The CDC December 1996 Surveillance Report gives a cumulative figure of “581,429 persons with AIDS reported to CDC” (p. 5, first paragraph). Table 11 p. 17 purportedly reports “AIDS cases…diagnosed through December 1996, United States”. It arrives at such a figure by “cumulative totals”, so depending on three different definitions over 15 years, and depending on the use of “statistical methods” (p. 5, column 1, line -2), but without specifying what these methods were. Thus the figures are manipulated in some undetermined way. So the figure of 581,429 is nonsense, down to the last unit digit.

There are other fundamental problems with this figure. Table 11 purports to give a total number of “AIDS cases” per year 1993 through 1996, broken down into “definition categories”. Under the category “Severe HIV-related immunosuppression”, we find the cumulative total figure 151,131, which is about one-fourth of the 581,429 figure. On p. 36 the CDC explains that the category refers to people who have no symptoms of sickness except a low-T-cell count per se, which is called “AIDS” if and only if it is accompanied by HIV test positivity. The people involved are otherwise healthy.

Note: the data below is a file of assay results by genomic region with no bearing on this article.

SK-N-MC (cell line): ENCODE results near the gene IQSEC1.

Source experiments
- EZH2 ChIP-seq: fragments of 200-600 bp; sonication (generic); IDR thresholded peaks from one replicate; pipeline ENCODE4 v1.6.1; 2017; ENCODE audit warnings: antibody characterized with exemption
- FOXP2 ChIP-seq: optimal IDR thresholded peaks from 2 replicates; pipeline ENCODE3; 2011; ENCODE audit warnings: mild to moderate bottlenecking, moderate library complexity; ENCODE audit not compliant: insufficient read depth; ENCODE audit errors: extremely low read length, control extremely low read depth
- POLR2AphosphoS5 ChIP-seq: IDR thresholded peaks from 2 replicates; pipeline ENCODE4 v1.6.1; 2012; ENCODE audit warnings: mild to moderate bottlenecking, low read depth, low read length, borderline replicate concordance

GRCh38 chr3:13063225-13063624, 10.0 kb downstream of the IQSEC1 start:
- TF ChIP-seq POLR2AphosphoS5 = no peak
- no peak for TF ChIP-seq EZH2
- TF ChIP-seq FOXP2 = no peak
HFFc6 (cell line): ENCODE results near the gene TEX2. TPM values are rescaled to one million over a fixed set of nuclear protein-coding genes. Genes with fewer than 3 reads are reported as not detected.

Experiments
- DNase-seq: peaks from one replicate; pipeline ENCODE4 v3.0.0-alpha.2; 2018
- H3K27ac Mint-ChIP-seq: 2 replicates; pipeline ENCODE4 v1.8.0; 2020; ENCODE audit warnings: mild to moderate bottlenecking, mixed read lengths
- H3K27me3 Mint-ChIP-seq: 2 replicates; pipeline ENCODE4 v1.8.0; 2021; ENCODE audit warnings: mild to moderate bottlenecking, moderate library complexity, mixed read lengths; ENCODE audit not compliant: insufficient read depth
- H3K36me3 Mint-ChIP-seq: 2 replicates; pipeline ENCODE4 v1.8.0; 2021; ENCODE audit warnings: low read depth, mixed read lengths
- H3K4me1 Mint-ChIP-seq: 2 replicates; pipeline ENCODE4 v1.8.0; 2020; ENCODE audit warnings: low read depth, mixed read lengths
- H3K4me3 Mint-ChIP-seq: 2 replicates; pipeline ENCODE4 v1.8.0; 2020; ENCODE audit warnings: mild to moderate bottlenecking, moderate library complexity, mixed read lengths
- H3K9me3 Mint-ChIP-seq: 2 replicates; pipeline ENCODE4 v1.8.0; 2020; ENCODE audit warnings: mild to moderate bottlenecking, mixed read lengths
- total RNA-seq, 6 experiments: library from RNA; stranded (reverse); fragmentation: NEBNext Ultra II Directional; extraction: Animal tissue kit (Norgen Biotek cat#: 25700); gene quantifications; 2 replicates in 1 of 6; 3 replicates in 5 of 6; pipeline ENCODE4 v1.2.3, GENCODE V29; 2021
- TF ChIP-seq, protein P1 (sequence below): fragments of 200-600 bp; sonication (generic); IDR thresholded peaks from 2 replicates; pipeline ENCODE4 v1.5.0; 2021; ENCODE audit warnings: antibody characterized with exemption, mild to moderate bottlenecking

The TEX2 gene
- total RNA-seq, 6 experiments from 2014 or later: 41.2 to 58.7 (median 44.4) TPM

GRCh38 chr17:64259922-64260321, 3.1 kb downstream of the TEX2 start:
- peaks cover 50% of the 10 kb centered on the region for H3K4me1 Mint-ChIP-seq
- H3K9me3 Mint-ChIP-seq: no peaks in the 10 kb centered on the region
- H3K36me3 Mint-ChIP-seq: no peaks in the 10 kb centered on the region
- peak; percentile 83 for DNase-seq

It emerges further from Table 11’s breakdown that the cumulative numbers given on the front page graph of the CDC Report are very misleading. Indeed, Table 11 shows that if one follows only the 1987 definition, then the number of new “AIDS” cases goes down each year 1993 to 1996 from 28,265 to 8,227. By making up “cumulative” figures as on the front page graph, showing a purported increase from about 35,000 to 220,000, the CDC misrepresents the fact that their own figures using the 1987 definition show a large decline in annual numbers of AIDS cases. The apparent large increase is due to the 1992 change in the definition of “AIDS”, which among other things includes HIV positive people who have no symptoms of disease except a low T-cell count. Such people are called “asymptomatic”. When someone tests HIV positive, this person may not exhibit any symptoms of sickness, but that person’s T-cell count may be measured, and found low, thus giving rise to a diagnosis of “AIDS”. For example, Table 11 claims a total of 36,693 new cases of “AIDS” in 1996, while of these, 22,856 (about 2/3rd) belong to the category of those who show no sign of sickness except low T-cell count and who are HIV positive.